Online Writing for the Alcoholic

Online Writing for the Alcoholic

By Taylor Ellsworth 12/09/12

There's a constant stream of negativity coming at me—and I don't mean the critical voice of my own addiction. I'm talking about Internet commenters.

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If only they could all be this kind Photo via

Sobriety has taught me to seek self-esteem internally rather than externally. This works well when practicing new skills that I didn’t have the ambition to attempt drunk—say, running. Starting my day with a sweaty four-miler allows me to take pride in what my legs are capable of in exchange for old behavior like going out at night dressed like a Jersey Shore reject to get attention and catcalls from skeevy dudes.

And yet every time an essay I’ve written for the Internet goes live, the public response to my work takes me back to the quivering bundle of insecure nerves that dominated my emotions pre-and early-sobriety. Perhaps newly sober teachers with heckling students or retail salespeople who deal with angry, entitled customers can relate or maybe this is an experience limited solely to other people who deal with the loud, angry, critical mob of Internet negativity (which I have come to believe is worse than any internal alcoholic voice in existence). 

The great ego paradox that nearly every addict deals with is feeling like “the piece of shit that the world revolves around.” When I was active in my addictions, vodka, coke, food and weight loss could momentarily silence the piece-of-shit part of my brain but it could never be obliterated entirely. In sobriety, I’ve found that the 12 steps can supplicate some of the soothing effects of boozing and using, if I’m patient and keep my expectations low. But if you throw the comments section that accompanies writing for the Internet into the mix, the self-loathing that recovery attempts to eradicate comes right back.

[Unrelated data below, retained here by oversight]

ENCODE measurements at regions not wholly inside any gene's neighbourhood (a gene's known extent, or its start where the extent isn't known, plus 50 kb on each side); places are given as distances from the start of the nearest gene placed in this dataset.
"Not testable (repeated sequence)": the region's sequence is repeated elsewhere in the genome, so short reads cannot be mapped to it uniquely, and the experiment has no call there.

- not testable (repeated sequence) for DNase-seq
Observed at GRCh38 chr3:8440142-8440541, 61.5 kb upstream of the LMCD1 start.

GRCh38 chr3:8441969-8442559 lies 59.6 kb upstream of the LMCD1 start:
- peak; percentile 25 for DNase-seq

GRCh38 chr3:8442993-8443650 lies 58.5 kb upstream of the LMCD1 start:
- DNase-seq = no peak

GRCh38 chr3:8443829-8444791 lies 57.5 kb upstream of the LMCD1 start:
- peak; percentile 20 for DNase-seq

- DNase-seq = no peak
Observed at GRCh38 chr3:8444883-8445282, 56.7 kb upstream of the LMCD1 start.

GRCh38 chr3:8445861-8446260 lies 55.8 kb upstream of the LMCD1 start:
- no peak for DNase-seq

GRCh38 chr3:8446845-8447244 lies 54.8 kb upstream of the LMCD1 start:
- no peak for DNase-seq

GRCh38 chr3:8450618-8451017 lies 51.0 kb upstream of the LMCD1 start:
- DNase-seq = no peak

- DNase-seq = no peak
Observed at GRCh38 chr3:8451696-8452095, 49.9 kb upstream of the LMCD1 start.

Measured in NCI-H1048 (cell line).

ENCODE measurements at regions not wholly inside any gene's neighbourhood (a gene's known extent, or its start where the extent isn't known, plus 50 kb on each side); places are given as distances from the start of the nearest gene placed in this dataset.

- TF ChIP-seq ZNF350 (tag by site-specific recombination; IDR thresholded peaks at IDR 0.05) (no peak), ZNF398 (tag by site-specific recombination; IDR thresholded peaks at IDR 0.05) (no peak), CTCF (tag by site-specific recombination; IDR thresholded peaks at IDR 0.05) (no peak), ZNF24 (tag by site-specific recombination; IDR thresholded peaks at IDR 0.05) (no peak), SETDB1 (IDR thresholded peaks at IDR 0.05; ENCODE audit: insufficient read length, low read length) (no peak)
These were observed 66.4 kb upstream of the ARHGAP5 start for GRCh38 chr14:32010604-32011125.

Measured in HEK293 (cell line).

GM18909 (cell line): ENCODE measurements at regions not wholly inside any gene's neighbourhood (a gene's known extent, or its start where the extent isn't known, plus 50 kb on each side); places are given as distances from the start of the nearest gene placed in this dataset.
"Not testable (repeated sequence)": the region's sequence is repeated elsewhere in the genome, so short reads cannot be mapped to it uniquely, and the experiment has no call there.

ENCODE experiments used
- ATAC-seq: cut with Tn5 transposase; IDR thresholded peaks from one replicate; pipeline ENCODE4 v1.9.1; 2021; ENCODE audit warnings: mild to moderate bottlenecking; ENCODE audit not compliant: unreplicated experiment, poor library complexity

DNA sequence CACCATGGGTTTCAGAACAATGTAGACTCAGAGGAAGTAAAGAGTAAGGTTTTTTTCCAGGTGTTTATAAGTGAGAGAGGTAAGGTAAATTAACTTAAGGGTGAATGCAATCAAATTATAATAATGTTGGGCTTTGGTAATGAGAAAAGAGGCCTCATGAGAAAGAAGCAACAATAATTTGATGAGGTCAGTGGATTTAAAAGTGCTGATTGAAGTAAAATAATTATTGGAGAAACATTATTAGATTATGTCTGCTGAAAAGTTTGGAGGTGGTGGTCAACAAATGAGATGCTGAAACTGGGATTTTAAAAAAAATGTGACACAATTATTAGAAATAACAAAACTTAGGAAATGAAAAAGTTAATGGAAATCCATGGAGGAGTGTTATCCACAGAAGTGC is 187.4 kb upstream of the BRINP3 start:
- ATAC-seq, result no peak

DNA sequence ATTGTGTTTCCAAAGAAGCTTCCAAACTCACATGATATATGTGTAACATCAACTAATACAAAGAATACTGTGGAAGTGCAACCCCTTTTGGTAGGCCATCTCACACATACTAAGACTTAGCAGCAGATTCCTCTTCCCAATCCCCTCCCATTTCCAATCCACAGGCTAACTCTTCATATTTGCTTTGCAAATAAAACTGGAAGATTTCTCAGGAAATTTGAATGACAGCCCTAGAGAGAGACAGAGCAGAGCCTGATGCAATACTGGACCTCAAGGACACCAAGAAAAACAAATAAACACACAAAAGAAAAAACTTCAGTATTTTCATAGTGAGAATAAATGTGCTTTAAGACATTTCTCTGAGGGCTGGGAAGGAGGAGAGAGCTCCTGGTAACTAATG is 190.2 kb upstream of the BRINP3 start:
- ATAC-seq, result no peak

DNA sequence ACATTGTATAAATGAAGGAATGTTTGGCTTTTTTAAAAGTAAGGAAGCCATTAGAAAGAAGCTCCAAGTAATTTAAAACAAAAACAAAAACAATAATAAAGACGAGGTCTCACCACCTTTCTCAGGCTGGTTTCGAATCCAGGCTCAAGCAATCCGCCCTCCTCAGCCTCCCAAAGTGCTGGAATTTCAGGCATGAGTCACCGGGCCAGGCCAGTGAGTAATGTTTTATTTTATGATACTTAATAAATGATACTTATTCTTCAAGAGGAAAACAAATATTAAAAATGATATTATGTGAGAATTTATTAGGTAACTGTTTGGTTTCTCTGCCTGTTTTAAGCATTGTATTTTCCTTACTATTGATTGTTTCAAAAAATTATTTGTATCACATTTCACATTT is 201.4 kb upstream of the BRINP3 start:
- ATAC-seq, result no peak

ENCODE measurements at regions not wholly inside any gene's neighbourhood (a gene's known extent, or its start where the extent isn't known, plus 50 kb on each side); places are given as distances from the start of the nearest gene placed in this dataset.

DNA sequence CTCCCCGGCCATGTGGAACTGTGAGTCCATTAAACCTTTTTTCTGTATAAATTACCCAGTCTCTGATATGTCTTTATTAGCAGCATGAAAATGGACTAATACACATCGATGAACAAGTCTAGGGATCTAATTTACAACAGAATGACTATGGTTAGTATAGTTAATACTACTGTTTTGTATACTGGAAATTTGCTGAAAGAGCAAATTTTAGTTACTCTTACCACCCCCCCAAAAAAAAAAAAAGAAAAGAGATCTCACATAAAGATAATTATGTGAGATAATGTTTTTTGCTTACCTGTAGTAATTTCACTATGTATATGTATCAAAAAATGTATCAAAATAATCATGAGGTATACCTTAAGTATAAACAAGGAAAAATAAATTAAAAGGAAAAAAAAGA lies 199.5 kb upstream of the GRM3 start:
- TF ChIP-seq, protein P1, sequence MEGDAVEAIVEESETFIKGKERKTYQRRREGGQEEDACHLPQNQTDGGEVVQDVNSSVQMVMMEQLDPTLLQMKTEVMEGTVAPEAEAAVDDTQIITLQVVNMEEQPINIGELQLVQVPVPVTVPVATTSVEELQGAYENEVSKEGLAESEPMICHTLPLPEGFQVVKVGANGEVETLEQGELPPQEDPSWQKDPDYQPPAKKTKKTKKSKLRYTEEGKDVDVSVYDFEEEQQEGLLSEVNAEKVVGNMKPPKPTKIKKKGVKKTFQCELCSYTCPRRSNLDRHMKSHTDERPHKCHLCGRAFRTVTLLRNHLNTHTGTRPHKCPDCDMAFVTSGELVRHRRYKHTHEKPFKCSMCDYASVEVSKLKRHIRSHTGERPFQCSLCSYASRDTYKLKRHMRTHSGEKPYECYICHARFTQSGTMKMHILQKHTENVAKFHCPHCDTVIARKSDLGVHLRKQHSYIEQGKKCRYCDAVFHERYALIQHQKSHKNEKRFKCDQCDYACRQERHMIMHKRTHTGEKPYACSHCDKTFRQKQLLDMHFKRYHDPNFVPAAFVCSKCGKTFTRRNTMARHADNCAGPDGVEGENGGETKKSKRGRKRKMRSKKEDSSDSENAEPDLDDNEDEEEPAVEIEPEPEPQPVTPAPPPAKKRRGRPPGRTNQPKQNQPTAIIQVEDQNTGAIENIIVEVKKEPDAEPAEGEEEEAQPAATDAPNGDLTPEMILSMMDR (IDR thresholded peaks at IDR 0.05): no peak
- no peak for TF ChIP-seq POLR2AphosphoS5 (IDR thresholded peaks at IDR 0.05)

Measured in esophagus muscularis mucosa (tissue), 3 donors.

The structure of the Internet writing-feedback loop certainly wasn’t designed with the fragile feelings of an alcoholic in mind.

A harsh attack can take the wind out of me, slicing my pride with a knife while kicking my alcoholic cry baby feelings in the shins. The comments that hurt the worst aren’t about my writing skills, either. They’re about me. They range from the AA watchdog’s reaction (“I wish she would learn the traditions!”) to criticism of my personal pathology (“I do not see the perspective or understanding that I would expect to see from an alcoholic”/”I don’t understand being a sponsor to other newcomers in AA when it’s pretty obvious this lady still has quite a bit of work to still to do on her own program”) to just plain mean (“Grow up. You are not that important.”) They dismiss me, it seems, for being just a little too human. 

If I tried to fashion myself—and my writing—to meet the terms of each criticism and request, I would surely break. Luckily, my writing is somehow something separate from the living, breathing, imperfect me that spends her days behind a computer screen, and my confidence in my talent is less penetrable by the comments section—only critiques of my personality can truly destroy me. This is ironic, considering that my writing doesn’t compose the entirety of me or even really tell the reader who I am; it’s confessional, yes, but it reveals only what I choose to reveal. An attack doesn’t even have to be well-worded or well-thought out, either; all it takes is the knowledge that someone, somewhere in the world, doesn’t like me to launch me into self-doubt. The structure of the Internet writing-feedback loop certainly wasn’t designed with the fragile feelings of an alcoholic in mind; it’s for those who can laugh in the face of deconstructive criticism while absorbing the constructive criticism—mere moments after publication. It’s for those who wholeheartedly believe in the insignificance of so-called haters in relation to their self-worth and talents. I don’t know if Perez Hilton manages to never get his Internet-toughened feelings hurt by a nasty two-paragraph Disqus-powered personal attack. But I believe that void-filling self-esteem battles are simply more intense for alcoholics than for the general population.